How to Read a Poem*

Instructions: Begin, in so far as it’s possible, without preconceptions and do not rush to make a judgment about whether you like or dislike a poem, or whether it’s good or bad; most of all, do not dismiss mysteries or difficulties as weird or incomprehensible (at least) until you have worked through the steps below. Read the poem aloud. Now read it again to yourself without (yet) trying to understand it in order to get a feel for the whole thing.

1. Read the sentences (not the lines) for the basic, literal meaning of the poem. What is the setting? Who is speaking? What is the tone? (Tone is usually defined as the speaker’s attitude toward the subject matter as revealed through the speaker’s word choices, rhythms, etc.) Are there words you don’t know the meanings of? If so, look them up. Does the title of the poem offer a key to the situation the poem describes or enacts?

2. After you understand the basic meaning of the text, look at the images (clusters of words that represent a sense impression: sight, sound, taste, etc). Do the images suggest anything more than their literal meaning? Do they rise above simple description? Are there patterns of images? Does the author use figurative language, i.e., metaphors or similes, etc? If so, what is the effect of these figures?

3. Stick to the actual text of the poem & do not import “explanations” for things you don’t quite understand from outside the poem. Not yet, anyway. For instance, say you are reading a poem in which the speaker seems to shift from one subject to another without transition. It might be tempting to say, “Well, maybe the speaker is drunk.” But unless there is a glass of whisky in the poem, you have no warrant to make such an assumption. Sometimes you have to simply “bracket” certain parts of the poem and save them for later analysis; this is far better than trying to “solve” every mystery on first (or second) reading.

4. Now look at the ways in which the lines break up or coincide with the poem’s sentences. Does this patterning affect the rhythm (and thus the tone) of the poem? Is the poem broken into stanzas? If so, are the stanzas integral to the organization of the subject matter? Do the lines of the poem seem to have a regular number of syllables? (Alternatively, do stanza contain lines that vary in syllable count according to some pattern?) Do the lines have a regular number of stressed syllables & if so are they evenly distributed in the line? If the lines do not show patterning of syllables or stresses, is there some other principle of patterning at work? Does the poem contain rhymes? If it does, do they fall into a particular pattern? If there is a pattern, is it simple or elaborate? What are the effects on the reader’s understanding of the patterns you have discovered?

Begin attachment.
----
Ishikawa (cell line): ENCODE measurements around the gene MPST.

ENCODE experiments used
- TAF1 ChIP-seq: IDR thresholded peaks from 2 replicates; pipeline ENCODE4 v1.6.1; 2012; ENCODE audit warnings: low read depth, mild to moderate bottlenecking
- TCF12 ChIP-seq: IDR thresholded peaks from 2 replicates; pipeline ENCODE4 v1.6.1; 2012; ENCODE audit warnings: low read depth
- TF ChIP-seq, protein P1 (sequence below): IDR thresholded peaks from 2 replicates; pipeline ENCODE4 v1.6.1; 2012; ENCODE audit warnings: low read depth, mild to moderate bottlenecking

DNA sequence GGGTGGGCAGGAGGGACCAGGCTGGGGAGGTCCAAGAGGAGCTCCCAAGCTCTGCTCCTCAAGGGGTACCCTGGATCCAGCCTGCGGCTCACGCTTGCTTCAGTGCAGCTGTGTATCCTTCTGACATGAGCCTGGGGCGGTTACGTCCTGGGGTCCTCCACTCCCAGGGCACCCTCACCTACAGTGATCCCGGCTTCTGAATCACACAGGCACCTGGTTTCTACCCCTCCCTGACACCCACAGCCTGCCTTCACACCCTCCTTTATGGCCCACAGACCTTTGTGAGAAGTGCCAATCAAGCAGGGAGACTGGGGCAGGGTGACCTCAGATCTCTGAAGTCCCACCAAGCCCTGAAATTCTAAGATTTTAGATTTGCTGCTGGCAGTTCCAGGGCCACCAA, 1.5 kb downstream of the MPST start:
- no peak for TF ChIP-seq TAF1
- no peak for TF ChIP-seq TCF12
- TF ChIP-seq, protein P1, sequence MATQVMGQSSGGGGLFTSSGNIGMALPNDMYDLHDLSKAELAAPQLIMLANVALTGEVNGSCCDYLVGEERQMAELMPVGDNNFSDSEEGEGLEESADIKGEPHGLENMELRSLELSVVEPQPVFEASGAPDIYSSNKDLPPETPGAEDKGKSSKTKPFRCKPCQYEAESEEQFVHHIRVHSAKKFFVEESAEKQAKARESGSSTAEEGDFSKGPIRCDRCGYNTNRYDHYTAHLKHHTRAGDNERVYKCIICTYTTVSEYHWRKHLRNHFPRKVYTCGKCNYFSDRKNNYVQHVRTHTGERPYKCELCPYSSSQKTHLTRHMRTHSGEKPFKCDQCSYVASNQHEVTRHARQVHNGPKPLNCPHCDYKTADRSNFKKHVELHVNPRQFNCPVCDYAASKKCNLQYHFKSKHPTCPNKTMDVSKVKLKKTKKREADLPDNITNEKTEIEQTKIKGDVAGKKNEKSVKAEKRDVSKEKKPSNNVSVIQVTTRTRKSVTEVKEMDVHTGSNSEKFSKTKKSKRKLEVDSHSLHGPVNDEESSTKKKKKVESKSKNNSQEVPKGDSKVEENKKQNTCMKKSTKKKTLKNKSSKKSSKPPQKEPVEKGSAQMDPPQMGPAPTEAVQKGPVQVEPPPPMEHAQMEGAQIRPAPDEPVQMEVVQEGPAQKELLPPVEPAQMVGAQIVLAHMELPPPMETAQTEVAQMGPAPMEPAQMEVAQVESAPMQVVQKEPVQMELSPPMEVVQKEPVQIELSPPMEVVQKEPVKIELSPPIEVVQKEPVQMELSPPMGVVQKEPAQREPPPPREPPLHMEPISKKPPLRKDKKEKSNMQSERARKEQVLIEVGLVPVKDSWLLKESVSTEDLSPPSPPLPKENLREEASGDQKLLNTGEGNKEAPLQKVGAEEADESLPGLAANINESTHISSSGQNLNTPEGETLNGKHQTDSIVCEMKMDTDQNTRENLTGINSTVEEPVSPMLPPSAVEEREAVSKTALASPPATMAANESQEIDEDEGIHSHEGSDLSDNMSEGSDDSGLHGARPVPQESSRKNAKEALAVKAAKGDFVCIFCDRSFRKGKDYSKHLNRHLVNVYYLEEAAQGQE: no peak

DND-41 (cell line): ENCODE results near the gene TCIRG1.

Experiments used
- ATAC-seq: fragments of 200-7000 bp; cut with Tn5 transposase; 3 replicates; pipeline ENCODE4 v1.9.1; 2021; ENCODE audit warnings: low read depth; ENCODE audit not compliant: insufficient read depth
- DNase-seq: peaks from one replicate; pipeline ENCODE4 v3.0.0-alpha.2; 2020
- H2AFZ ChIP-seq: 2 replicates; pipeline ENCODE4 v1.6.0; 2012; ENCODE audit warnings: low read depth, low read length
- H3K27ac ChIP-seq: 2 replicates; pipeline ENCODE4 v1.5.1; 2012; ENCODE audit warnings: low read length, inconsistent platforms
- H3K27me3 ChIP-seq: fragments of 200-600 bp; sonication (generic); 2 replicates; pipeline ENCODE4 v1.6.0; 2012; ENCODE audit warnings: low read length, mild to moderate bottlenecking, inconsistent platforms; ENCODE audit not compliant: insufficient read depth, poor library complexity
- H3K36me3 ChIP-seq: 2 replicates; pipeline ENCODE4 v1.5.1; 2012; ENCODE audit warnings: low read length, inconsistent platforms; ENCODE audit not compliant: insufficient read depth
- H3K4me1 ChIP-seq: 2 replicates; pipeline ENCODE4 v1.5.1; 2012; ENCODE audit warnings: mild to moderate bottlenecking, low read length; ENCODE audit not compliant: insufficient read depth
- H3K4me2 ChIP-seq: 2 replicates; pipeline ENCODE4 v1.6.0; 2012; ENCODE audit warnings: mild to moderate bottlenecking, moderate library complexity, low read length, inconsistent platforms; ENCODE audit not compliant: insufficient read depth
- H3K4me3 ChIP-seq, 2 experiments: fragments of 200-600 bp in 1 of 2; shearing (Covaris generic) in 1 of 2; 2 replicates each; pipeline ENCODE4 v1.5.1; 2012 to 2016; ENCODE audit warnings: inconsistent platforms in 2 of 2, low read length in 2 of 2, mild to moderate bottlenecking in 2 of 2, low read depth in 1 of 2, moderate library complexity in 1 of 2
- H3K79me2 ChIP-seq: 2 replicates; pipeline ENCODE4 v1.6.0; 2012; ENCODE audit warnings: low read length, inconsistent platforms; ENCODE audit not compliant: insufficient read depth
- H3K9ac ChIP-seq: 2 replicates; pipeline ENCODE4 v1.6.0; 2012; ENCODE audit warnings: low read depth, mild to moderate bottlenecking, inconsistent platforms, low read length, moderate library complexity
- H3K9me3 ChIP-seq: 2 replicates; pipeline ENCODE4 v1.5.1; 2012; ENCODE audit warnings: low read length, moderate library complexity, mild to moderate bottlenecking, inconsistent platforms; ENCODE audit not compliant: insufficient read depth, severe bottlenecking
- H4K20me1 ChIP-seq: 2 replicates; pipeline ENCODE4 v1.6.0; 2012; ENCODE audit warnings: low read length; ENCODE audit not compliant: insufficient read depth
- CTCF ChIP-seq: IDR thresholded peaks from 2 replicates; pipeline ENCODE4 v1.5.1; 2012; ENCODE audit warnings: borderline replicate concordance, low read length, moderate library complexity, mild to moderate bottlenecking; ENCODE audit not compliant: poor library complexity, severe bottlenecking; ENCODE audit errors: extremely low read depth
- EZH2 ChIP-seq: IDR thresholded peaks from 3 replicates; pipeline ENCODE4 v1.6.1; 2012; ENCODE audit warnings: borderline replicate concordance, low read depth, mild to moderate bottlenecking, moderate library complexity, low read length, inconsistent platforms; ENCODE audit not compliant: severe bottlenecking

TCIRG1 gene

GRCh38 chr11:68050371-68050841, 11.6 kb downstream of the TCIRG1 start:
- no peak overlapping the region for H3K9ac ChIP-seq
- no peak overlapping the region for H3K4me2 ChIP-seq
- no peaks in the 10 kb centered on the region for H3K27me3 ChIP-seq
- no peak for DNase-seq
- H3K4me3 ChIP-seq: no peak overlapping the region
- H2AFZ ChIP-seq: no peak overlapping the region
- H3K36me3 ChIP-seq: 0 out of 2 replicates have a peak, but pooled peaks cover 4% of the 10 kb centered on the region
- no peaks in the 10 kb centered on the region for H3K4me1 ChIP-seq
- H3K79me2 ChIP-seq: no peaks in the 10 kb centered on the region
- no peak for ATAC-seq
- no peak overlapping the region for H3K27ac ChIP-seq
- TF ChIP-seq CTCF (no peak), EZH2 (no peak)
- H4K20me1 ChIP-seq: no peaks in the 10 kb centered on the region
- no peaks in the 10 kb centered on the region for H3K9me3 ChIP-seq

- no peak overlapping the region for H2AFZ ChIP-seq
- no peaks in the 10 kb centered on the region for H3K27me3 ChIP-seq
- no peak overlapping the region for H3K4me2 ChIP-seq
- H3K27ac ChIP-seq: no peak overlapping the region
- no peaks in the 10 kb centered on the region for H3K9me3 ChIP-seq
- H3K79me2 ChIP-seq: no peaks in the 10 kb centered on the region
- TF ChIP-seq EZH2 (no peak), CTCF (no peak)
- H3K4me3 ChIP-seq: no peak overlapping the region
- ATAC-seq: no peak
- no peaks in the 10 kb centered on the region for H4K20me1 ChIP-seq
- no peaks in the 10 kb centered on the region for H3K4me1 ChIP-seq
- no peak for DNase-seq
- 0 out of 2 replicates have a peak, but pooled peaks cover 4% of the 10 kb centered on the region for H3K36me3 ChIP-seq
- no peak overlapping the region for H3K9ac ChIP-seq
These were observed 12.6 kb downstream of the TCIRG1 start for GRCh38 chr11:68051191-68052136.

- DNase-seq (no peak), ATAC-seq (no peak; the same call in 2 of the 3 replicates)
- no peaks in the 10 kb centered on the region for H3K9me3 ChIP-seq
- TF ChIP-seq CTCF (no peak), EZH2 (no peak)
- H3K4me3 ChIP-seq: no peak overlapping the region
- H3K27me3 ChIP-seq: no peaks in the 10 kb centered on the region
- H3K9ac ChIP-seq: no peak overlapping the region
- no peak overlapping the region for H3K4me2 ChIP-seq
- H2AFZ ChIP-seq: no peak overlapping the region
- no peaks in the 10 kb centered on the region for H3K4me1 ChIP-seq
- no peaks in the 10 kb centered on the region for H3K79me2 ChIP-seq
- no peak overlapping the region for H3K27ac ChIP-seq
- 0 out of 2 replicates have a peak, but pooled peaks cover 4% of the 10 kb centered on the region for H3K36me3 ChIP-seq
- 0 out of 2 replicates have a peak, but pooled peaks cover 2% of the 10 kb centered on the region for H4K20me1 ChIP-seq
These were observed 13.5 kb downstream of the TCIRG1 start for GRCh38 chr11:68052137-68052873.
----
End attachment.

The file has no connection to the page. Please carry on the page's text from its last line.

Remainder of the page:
5. Are there any hints about the larger context in which the poem was created? Time period? Author’s biography? Major historical or cultural events? How about connections to other literary texts, especially the bible or other mythological texts; also Shakespeare.

6. Now read the poem aloud again. At this point you are prepared to begin to make judgments about the poem’s meaning. Whether you “like” the poem or not is of interest to you personally, but not very important in the larger scheme of things. (Another way of saying this would be: Until you have read a lot of poems in the manner outlined above, you like or dislike of a particular poem is uninformed and thus not very valuable to the wider conversation about poems.)
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*Notes prepared for my freshman Humanities students.

Adrienne Rich & Graphs of Experience